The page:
Dr. Khaled Fattah, left, recently answered questions from ASEN intern Sonia Morland on behalf of SEN Journal. Dr. Fattah is a guest lecturer at the Centre for Middle Eastern Studies at Lund University in Sweden. He holds a PhD in international relations from the University of St Andrews in Scotland. He is often quoted in international media as an expert of Yemen and state-tribe relations in the Arab world.
What would you say were the underlying and proximate causes of the current protests in Yemen?
Dr. Fattah: The roots of the popular uprising in Yemen are related to economic, political and security grievances. Yemen is the poorest Arab state, with the worst economic and human development indicators in the region. The country has one of the most explosive population growth rates, the highest youth unemployment rates, and it’s one of the most food- and water-insecure entities in the world. An estimated 43 percent of its rapidly growing population lives below the poverty line. Political grievances, on the other hand, include rampant corruption, exclusion, abuse of power and stagnation. This daunting set of economic and political problems is compounded by serious security crises. During the last decade, the map of Yemen became dotted with pockets of violence and civil unrest in the eastern, northern and southern parts of the country. Each of these pockets created its own orbit of conflicts, public distrust and deep social grievances.
Yemen is a divided country in which, according to numbers by Integrated Regional Information Networks (www.irinnews.org), violent ethnic conflict claims the lives of approximately 2,000 people every year. How, if at all, would you say that interethnic tensions factor into the current protests?
Dr. Fattah: In Yemen, ethnicity is not a yardstick of measurement. Instead, tribal, regional and sectarian identifications make the borders of Yemen’s socio-cultural map. These three main levels of identifications shape the ordering of loyalties and the understanding of Yemenis of their positions in the social and political structures. However, these divisions are politicized, transformative and highly contextual. For example, in the Shiite Zaydi militant insurgency in the northern province of Sa’ada, known as al-Houthi rebellion, which has been on and off since June 2004 and resulted in thousands of deaths and hundreds of thousands of internally displaced persons, tribal, sectarian and regional levels of identification were overlapping and blurred. It is important to keep in mind that Yemen is plagued with violence that goes beyond sectarian violence and the al-Qaeda threat. Disputes over land and water resources claim the lives of approximately 4,000-5,000 people every year. Scarcity, resource depletion and collapsing national economy are the main pipelines for feeding conflicts and instability in Yemen.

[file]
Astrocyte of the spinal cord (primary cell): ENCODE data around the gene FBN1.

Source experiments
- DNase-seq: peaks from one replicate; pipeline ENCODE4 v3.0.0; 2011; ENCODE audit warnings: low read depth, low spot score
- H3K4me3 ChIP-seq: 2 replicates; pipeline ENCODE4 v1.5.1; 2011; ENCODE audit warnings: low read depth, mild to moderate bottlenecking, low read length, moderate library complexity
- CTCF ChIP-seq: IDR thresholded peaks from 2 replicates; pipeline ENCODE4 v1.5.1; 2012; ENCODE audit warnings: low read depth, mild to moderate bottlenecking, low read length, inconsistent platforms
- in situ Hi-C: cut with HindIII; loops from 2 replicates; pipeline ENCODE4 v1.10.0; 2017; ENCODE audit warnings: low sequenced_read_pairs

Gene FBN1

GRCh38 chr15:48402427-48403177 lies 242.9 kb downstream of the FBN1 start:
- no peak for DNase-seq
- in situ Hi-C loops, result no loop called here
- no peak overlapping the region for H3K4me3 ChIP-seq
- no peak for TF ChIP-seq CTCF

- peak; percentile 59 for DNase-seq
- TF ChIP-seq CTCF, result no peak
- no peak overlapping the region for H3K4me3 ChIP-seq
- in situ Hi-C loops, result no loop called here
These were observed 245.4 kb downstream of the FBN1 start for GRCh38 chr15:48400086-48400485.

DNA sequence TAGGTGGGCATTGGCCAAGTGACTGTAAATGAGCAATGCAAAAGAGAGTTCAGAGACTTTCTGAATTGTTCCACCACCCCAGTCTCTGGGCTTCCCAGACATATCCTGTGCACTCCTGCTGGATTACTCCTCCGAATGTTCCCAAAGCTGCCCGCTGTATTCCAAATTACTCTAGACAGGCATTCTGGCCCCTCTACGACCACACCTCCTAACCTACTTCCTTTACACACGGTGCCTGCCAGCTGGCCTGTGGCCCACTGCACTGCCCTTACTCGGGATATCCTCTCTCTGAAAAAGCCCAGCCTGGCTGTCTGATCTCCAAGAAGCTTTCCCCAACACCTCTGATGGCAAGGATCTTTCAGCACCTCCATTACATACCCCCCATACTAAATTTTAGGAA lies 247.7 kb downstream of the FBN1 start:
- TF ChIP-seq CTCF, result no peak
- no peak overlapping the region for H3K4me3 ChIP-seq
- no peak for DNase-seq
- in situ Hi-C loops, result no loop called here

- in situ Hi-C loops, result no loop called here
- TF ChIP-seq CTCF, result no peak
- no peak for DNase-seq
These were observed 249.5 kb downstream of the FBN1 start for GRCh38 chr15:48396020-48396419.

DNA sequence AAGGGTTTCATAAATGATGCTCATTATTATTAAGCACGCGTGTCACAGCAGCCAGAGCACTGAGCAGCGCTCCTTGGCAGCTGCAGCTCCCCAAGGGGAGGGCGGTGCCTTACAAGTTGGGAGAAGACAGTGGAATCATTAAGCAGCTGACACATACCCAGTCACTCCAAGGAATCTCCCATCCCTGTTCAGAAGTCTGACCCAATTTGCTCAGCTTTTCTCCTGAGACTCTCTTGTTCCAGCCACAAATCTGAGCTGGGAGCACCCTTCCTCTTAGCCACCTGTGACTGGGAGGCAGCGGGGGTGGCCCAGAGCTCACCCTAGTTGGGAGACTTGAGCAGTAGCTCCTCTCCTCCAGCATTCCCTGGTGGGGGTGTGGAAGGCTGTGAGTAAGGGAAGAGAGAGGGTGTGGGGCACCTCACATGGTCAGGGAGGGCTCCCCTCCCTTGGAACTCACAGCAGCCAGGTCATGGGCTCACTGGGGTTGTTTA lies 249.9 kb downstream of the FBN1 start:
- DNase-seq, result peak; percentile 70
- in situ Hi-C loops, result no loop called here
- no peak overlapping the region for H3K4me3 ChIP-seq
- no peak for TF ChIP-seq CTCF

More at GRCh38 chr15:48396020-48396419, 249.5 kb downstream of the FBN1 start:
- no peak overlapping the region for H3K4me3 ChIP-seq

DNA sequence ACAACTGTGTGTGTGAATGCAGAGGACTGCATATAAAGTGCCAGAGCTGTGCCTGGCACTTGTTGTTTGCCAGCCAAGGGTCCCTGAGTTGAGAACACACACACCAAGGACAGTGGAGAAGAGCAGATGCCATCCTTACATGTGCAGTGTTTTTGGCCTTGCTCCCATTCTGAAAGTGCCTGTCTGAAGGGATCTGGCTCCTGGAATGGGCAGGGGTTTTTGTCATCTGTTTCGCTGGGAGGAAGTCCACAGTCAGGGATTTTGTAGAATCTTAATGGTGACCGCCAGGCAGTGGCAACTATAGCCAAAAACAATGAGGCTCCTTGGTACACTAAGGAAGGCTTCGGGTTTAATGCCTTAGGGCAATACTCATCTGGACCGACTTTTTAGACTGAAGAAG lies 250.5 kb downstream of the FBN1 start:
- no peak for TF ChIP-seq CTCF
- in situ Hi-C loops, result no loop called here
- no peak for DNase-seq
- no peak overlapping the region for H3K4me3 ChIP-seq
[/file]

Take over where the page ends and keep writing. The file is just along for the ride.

Closely related to the previous question, how relevant do you believe ethnic cleavages to be not only in the current protests but also the future political development of Yemen?
Dr. Fattah: Regardless of the orientations and interests of the internal and external actors involved in finding an exit to the current dilemma in Yemen, no restoration of order and diffusion of tension can take place without addressing the grievances which fuel instability and violence. One of the best scenarios under discussion is the introduction of a federal system that promotes political, economic and social empowerment at the local level. The scenario also includes opening the labour market in the Gulf region for accommodating Yemeni workforce. Worth mentioning here is that during the months of Yemen’s uprising, being a Yemeni has been an emotional and intimate experience that is more powerful than sub-national identities.
When we refer to the ‘Arab Spring’, are we generalising the complex problems individual to each Arab country which have recently erupted in protest?
Dr. Fattah: Yes, indeed. The media has been treating the ‘Arab Spring’ in a snapshot fashion, which is in my view a simplified, reductionist and crude generalisation. The ‘revolutions’ in the Arab world are not a duplication of those that took place in Eastern Europe in the late 1980s. Each uprising in the Arab Middle East has its own historical, socio-cultural, economic, strategic and political contextual particularities and consequences.
Is there any lesson policy-makers and scholars can draw from the current developments in Yemen with regards to favourable or unfavourable conditions for democracy and democratisation in ethnically diverse societies?
Dr. Fattah: There is one important lesson to learn from the ‘Arab Spring’, which is listening to what the massive young generation in the region have to say. Reaching out to the Arab youth should be a priority for bridging the present and future relations between the western world and the Arab world. As for Yemen, no transition to democracy and socio-economic recovery can take place without addressing the structural root-causes of the security crisis.
Read more on state-tribe relations and Yemen’s unrest in the forthcoming issue of SEN 11(3) (link: http://onlinelibrary.wiley.com/resolve/doi?DOI=10.1111/(ISSN)1754-9469 )